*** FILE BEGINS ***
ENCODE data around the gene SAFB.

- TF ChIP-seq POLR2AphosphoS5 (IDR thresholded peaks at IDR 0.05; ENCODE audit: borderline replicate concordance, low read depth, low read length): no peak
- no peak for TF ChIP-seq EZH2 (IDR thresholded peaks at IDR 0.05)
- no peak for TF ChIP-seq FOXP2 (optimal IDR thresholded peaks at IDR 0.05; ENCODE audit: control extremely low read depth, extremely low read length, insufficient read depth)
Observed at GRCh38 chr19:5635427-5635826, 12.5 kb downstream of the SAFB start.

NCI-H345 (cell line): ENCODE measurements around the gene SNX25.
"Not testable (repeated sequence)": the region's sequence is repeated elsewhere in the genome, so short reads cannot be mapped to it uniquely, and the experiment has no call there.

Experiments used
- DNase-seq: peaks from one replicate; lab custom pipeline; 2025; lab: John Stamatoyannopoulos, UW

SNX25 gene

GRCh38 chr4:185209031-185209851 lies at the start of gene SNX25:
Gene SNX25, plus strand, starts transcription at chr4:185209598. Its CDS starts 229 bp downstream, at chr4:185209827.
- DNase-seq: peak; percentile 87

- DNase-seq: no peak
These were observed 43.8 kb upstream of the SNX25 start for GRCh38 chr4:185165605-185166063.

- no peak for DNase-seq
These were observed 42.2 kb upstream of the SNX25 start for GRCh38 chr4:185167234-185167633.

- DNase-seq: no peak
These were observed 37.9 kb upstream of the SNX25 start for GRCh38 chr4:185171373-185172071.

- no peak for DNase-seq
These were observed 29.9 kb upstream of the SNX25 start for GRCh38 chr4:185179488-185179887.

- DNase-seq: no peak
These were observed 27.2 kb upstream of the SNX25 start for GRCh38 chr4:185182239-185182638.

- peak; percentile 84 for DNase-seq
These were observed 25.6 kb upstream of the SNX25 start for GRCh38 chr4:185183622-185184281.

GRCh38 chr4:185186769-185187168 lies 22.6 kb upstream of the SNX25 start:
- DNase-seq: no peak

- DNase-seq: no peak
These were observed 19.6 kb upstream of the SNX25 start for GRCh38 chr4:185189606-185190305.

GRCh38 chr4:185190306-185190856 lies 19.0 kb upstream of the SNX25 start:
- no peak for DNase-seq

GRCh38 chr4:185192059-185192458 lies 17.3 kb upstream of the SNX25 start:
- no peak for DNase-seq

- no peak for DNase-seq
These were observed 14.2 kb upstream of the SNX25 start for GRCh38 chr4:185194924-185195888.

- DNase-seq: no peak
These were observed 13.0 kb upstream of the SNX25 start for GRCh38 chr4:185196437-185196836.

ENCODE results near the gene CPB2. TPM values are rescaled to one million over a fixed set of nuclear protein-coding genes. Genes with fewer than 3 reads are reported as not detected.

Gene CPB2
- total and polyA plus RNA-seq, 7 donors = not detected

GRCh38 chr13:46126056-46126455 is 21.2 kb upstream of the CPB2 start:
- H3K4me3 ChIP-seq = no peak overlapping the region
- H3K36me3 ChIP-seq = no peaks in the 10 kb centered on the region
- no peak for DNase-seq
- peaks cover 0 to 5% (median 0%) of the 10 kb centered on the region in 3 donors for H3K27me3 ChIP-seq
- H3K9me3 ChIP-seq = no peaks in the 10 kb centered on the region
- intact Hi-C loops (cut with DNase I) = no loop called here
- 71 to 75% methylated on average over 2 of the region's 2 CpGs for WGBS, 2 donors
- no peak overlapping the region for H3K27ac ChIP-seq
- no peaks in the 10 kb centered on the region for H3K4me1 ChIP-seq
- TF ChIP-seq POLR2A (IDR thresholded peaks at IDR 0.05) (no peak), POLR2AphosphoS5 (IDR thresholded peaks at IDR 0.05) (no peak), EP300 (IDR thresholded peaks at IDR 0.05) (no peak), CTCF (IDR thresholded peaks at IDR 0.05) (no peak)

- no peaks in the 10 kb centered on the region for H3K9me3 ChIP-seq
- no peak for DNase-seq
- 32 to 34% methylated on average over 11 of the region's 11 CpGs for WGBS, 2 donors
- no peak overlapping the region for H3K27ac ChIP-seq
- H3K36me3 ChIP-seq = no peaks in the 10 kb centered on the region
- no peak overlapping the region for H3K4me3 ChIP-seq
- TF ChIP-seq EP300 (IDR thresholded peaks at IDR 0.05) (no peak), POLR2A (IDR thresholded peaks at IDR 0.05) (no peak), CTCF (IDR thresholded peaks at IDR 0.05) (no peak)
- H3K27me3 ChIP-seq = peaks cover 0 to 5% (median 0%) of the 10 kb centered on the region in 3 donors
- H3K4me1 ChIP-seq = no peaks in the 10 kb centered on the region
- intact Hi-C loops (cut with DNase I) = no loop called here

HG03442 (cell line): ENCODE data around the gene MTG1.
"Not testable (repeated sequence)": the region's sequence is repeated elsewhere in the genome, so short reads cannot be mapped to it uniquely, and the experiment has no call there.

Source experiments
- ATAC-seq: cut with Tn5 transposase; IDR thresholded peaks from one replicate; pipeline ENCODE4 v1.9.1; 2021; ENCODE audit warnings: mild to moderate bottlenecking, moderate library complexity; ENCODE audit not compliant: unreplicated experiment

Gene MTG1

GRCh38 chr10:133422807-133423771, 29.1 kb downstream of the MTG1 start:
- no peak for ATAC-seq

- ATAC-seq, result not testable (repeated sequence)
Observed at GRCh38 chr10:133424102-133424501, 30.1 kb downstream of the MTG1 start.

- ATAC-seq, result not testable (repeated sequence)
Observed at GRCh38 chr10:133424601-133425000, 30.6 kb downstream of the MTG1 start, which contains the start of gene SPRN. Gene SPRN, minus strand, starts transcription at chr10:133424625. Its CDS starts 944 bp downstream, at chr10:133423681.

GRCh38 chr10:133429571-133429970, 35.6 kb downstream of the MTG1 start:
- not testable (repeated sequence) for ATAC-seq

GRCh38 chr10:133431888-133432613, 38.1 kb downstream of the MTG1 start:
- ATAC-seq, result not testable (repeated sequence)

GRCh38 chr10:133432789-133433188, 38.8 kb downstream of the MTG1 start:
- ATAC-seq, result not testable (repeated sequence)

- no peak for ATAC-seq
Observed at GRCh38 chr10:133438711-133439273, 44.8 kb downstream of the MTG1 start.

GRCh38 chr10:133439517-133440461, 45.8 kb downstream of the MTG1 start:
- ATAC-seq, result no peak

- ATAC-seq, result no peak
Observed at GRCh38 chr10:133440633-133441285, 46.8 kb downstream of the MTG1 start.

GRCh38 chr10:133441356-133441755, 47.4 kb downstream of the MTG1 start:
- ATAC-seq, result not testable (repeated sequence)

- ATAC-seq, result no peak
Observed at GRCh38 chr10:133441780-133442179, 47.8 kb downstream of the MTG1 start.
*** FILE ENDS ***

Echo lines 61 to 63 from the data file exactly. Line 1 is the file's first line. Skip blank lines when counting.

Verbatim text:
- intact Hi-C loops (cut with DNase I) = no loop called here

HG03442 (cell line): ENCODE data around the gene MTG1.
"Not testable (repeated sequence)": the region's sequence is repeated elsewhere in the genome, so short reads cannot be mapped to it uniquely, and the experiment has no call there.